The latest news about money is that the U.S. Mint is planning to use cheaper metal to make coins, as if the coins weren’t cheap enough already.
In the early days, coins were made of the real stuff — gold, silver and copper.
Until 1961, for example, pennies were made mostly of copper. Then, the value of the copper in the penny became more than the penny was worth. Then, Congress allowed the Mint to produce pennies that were made — and still are made — of zinc, tin and enough copper to make it look like a penny, but not much more.
The coins once made mostly of silver — dimes, quarters, half-dollars and silver dollars — now are made with various combinations of nickel and copper. When new, or cleaned, they shine like silver, but coins containing any silver at all are getting rare.
According to the Web site eHow, the value of the silver in a quarter made between 1932 and 1964 is close to $4 in today’s prices.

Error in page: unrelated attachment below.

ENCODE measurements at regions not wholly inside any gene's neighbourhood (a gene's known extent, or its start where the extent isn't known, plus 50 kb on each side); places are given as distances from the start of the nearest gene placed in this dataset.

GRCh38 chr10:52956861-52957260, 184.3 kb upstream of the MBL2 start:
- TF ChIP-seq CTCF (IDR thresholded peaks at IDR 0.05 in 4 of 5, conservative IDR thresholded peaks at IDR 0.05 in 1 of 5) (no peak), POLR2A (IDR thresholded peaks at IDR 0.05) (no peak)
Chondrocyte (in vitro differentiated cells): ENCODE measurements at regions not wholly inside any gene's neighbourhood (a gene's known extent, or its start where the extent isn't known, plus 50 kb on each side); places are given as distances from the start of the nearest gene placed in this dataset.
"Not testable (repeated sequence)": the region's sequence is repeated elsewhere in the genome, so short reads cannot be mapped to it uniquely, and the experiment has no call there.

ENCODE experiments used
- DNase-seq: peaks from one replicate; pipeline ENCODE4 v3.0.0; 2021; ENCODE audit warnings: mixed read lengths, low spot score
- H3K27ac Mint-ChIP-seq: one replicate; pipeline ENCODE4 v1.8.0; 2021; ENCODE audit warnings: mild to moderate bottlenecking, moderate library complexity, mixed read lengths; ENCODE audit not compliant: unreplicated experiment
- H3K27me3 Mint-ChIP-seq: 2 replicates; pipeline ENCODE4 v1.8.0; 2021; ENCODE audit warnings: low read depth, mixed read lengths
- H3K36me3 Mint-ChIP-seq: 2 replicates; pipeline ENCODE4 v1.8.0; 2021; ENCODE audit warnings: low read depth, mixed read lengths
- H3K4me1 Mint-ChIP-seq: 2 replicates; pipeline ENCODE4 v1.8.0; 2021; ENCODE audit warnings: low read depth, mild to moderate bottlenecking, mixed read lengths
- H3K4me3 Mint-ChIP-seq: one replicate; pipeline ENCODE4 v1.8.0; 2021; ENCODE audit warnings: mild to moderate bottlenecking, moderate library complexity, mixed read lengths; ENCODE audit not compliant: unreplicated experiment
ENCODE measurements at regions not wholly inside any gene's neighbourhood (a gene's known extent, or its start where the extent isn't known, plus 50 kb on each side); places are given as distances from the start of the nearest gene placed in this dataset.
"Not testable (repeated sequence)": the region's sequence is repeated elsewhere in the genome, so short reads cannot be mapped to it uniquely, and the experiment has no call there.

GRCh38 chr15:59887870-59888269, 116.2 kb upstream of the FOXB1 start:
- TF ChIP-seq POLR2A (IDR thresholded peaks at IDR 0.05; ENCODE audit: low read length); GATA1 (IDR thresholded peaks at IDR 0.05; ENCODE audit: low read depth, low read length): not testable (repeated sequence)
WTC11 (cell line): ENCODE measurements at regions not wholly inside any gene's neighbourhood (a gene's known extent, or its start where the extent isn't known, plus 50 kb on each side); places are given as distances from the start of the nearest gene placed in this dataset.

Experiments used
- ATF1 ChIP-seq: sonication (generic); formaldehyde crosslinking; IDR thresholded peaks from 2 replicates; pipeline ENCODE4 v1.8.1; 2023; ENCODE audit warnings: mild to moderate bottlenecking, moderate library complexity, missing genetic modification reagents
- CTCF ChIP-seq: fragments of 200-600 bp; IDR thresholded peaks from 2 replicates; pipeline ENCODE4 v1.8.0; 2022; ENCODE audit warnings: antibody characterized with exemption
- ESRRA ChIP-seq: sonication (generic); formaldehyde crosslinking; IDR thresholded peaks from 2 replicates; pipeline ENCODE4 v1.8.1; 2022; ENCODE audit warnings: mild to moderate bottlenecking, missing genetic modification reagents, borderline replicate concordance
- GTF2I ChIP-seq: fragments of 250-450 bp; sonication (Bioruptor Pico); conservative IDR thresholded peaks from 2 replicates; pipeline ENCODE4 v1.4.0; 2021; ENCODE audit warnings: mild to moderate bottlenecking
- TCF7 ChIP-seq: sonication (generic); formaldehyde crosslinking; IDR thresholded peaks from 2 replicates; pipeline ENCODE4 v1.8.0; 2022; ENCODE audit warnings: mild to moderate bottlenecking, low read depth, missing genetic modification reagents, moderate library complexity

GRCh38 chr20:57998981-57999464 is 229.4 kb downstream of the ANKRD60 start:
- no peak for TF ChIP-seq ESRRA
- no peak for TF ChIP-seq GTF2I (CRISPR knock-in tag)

People once thought coins should reflect the value of the metal in their makeup, but the coins don’t.
When I was growing up in Idaho, silver dollars were the money of choice. Idaho, after all, was a silver-mining state. One didn’t see many paper dollars. Now, those silver dollars — at least the ones minted prior to 1964 — would be worth $15 or so in just the value of the silver alone. Many are worth much more to collectors. A friend had a drawer full of silver dollars. If he still has them, they must be worth a lot at today’s prices.
But now, with inflation and the rising value of metals, it’s getting so it costs more to make a coin than the coin is worth.
I save change in rolls for my grandchildren. When they get their annual rolls of coins as gifts, they probably think I’m stiffing them.